NATURAL RECOVERY OF THE SPANISH RIVER
A variation to the straight forward process of remediation followed by delisting is that of natural recovery. When all reasonable and practical interventions towards restoring an impaired beneficial use have been completed a further time period may be required for the environment to fully respond. Agencies commit to monitoring the recovery process and assess when the targets are met. The local public and PAC agree to a time scale with governments. In the interim a maintenance plan is put in place to ensure that no further degradation occurs. In the event that recovery does not occur, agencies would need to reconsider interventions. In other cases, the application of emerging technologies may be warranted.
In 1999, the Spanish River was the first AOC to be recog-nized as an Area in Recovery by the federal and provincial governments. All the recommended restoration activities have been completed, however ecosystem impairments still exist for the river and harbour sediments. Natural processes have the capacity over time to complete the restoration. This achievement would not have been possible without the actions that have been taken by the communities and industries to reduce or eliminate their impacts on the environment and their efforts were celebrated at a special event held in June 1999.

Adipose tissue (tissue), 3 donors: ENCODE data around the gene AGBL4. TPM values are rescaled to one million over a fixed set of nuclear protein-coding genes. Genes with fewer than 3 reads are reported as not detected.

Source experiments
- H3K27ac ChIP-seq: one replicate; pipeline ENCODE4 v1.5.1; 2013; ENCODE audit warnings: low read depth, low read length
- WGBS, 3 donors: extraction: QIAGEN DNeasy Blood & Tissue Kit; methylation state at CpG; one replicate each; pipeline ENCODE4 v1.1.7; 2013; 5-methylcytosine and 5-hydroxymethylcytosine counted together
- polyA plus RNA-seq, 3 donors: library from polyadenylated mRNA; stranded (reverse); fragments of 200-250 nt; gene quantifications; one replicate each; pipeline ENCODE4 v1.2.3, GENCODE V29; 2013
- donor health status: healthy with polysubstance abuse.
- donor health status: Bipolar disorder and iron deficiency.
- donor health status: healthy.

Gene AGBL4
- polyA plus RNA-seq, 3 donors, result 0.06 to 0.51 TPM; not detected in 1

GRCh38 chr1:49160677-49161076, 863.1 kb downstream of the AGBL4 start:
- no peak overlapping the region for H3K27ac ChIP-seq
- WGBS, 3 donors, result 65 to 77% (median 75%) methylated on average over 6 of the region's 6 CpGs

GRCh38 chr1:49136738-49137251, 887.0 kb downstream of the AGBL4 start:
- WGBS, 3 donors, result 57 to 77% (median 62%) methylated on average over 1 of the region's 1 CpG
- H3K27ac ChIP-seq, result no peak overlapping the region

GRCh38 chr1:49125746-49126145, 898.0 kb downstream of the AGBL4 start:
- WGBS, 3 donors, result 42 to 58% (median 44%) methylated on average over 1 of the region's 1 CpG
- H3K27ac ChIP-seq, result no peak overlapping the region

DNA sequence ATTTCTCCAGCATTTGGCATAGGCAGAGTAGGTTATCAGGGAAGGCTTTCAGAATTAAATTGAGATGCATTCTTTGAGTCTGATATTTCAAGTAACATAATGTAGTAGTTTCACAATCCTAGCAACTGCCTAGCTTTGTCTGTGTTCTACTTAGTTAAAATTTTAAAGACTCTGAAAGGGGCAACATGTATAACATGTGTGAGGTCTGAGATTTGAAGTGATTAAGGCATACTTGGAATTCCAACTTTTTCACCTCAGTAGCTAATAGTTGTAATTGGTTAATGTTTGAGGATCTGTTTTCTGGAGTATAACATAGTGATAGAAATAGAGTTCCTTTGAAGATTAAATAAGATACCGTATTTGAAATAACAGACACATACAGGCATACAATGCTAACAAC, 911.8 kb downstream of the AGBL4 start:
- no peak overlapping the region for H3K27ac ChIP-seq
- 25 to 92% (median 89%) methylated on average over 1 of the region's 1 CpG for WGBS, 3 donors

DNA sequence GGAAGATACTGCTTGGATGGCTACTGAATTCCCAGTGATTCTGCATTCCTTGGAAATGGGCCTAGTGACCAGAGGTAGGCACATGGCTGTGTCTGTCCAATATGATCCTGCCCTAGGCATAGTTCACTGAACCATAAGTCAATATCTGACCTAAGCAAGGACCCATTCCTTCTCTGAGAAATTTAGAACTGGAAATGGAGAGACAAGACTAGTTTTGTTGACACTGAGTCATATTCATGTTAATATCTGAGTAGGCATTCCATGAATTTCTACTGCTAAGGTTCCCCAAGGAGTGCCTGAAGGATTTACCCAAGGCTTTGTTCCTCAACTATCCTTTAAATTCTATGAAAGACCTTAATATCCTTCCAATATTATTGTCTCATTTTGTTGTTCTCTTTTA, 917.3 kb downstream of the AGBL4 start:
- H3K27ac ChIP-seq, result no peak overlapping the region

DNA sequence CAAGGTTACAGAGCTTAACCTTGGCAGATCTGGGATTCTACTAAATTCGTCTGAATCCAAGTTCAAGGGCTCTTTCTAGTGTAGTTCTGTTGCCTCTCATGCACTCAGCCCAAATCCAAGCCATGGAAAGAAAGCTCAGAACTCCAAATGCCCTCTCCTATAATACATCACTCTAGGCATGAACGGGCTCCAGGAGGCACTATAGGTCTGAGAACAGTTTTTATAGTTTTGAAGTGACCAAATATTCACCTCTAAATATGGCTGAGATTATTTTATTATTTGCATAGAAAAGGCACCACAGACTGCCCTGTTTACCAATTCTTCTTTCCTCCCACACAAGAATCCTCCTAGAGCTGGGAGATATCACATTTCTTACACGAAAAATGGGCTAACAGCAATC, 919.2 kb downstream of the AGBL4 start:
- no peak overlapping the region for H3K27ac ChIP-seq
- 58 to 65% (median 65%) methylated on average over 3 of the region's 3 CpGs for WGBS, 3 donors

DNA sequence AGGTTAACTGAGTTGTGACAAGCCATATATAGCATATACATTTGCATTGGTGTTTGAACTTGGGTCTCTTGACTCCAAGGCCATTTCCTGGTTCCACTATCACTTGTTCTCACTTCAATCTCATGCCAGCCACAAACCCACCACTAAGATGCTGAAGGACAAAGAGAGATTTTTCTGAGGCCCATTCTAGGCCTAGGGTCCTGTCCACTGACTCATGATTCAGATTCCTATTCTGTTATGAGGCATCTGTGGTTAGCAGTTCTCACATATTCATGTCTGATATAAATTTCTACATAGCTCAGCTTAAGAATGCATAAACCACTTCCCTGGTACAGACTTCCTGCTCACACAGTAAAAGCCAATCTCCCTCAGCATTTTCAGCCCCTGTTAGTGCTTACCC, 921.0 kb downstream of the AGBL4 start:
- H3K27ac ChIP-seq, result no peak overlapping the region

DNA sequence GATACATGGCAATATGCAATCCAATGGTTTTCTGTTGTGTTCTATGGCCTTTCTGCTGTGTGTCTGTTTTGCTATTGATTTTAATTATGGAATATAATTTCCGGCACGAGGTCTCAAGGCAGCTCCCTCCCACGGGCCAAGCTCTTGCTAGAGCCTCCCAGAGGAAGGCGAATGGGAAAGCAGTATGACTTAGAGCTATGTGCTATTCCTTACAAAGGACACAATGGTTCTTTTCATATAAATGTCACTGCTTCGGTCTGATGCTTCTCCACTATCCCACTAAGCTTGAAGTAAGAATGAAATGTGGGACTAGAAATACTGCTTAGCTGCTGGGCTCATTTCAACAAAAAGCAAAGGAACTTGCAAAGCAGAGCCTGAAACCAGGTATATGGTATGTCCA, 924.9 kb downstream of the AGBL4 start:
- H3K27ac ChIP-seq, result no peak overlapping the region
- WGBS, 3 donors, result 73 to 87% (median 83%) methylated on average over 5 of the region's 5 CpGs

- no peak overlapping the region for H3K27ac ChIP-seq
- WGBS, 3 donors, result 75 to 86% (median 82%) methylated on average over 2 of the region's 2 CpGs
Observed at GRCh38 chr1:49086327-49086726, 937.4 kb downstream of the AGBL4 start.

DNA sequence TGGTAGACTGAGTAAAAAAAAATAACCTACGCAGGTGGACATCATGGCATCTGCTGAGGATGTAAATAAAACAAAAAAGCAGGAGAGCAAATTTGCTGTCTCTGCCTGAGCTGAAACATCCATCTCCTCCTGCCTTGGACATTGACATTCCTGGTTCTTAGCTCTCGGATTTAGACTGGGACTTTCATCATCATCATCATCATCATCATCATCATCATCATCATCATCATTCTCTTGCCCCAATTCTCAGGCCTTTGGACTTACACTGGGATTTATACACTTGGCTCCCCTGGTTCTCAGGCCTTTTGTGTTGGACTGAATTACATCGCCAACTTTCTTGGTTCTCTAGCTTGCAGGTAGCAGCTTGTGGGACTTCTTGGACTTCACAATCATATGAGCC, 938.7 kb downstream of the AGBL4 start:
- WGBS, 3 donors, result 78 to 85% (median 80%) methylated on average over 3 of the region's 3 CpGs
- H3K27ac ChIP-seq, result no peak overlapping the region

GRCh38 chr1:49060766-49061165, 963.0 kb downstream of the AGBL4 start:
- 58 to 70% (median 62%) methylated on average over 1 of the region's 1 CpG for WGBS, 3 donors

Government agencies are continuing their support of the muskellunge re-introduction project. Further stocking of fingerlings is required and would be followed with monitoring of population size to determine if the re-introduction of this top predator fish species is a success. The completion of the muskellunge re-introduction program will form one element for the re-establishment of the historical fish community.
At present the sportfish consumption advisories in effect for mercury reflect lakewide conditions and are not a result of sources within the AOC. Monitoring of sport fish contaminant levels is continuing at regular intervals. Although dioxin levels do not trigger advisories, ecosystem impacts should be assessed by monitoring young of the year fish for dioxin and dioxin-like PCBs according to Canadian Council of Ministers of the Environment (CCME) guidelines.
The recognition of Spanish Harbour as an Area in Recovery still requires Environment Canada, the Ontario Ministry of the Environment and their community partners to be vigilant. There is a commitment to ensure that a monitoring plan is in place and that measurements of progress are reported to the public.
With the exception of the completion of muskellunge re-introduction program, all other actions to meet restoration targets within the boundaries of the AOC have been accomplished. Natural repopulation of muskellunge may require decades and ongoing monitoring will be required. The remaining impairments (fish consumption restrictions, degraded benthic communities and dredging restrictions) are related to historic and ongoing mining operations in the Sudbury basin, upstream of the AOC. Mining sources are being addressed by provincial programs. Estimates of 15-40 years, based on a computer model, are given for the attenuation of this load and natural recovery to occur.
- Date Modified: